Some books are life-changing. The Roots of Evil by Ervin Staub is one of them in my life. I was at one of those life-choices that we sometimes make. Studying psychology cleared up a lot of questions in my mind. When we got to Staub’s look at the horrible choices some of us make (either as a group or as an individual) I saw how caught I had been in group-thinking that makes “Us” look so much better than “Them”.
Genocide, mass killing, torture and war. Psychology, socialization and culture. How does one go from being a regular, boring person to being a torturer of citizens of ones own country? How did Hitler get an average population of humans to participate in invasion and genocide? Is there such a thing as “EVIL”?
In this clip Stephen Fry discusses the importance of language in the mass-extermination of eight million people during World War II in Europe. (At the bottom of this post see Staub’s lecture in Stockholm.)
My father’s father was a Prisoner of War during the Occupation here in Norway. During his time at Grini (one of the POW camps) he was tortured for information regarding his cell-mates. Not the kind of cell-mates you have in prison, but the kind you have when you participate in resistance against those you consider your oppressors. He was part of the Communist underground.
Torture is one of the many practices of war that Staub discusses in The Roots of Evil. He shows us how the torturer is habituated to the specialized kind of violence that torture is and he shows us that these torturers are simply people. Some of them probably enjoyed their work more than others, but the rest were trained to see the torturee as an object/non-human/sub-human that held needed information.
After the war, the US was incredibly strict about some of the rules for receiving Marshall aid. One of them was a fight against the Evil of Communism. My war-hero grandfather remained an unsung hero due to his political views. He was harassed by employers and spied on by our Norwegian surveillance department. There again propaganda reared its ugly head and lessened his value as a human being.
Humanity’s mass exterminations of groups of people follows us through history. The practice of killing all of the men above a certain age while keeping women and younger children alive goes at the very least back to our earliest written records. According to Ben Kiernan, “The First Genocide” happened around 149-146 BC (Jones, 2006). This was the Roman destruction of Carthage. In 2015 the United Nations called the Islamic State out on the IS attempt to wipe out the Yazidi minority in Iraq.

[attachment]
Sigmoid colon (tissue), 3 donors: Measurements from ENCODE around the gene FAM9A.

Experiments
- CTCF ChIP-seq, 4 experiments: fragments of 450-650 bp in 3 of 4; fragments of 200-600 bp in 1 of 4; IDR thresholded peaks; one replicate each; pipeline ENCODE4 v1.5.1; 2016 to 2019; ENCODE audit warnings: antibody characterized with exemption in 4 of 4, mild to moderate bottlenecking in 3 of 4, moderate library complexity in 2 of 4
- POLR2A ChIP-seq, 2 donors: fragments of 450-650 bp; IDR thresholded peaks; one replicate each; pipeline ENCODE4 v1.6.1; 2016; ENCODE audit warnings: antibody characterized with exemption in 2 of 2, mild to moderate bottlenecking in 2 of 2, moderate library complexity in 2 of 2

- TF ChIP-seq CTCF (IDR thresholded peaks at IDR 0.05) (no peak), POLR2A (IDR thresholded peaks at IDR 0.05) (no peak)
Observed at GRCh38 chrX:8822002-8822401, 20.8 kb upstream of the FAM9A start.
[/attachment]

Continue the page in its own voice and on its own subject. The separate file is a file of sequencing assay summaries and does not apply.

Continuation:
So! Nothing new. According to Staub, we need to learn to interpret early warning signs in order to avoid getting to a point where genocide happens. By that time, it will be too late. According to Staub cultural and social patterns and historical circumstances are vital in understanding whether a country, a people or a belief is in the danger zone. And are there ever plenty of traps that people can fall into (even those who are aware of the dangers):
- Cultural stereotyping
- Cultural devaluation
- Societal self-concept
- Moral exclusion
- A need for connection
- Authority orientation
- Personal and group goals
- “Better world” ideologies
- Moral equilibrium, and so on.
Within this conceptual framework, Staub then considers the behavior of perpetrators and bystanders in four historical situations:
- Holocaust (his primary example)
- Genocide of Armenians in Turkey
- Genocide in Cambodia
- Disappearances in Argentina
Is there hope. Perhaps and it depends. It has taken us thousands of years to not learn a single thing from history. People like Ervin Staub have warned us against a repetition of gruesome actions. Perhaps the secret lies in people like Staub being able to write about terrors and publish his writings. Once people like Staub begin disappearing from the public arena, we must really begin to worry. Until then, we can only hope that by learning some of the warning signs and recognizing that we, ourselves, are also potentially people who do terrible things, will keep us from them.
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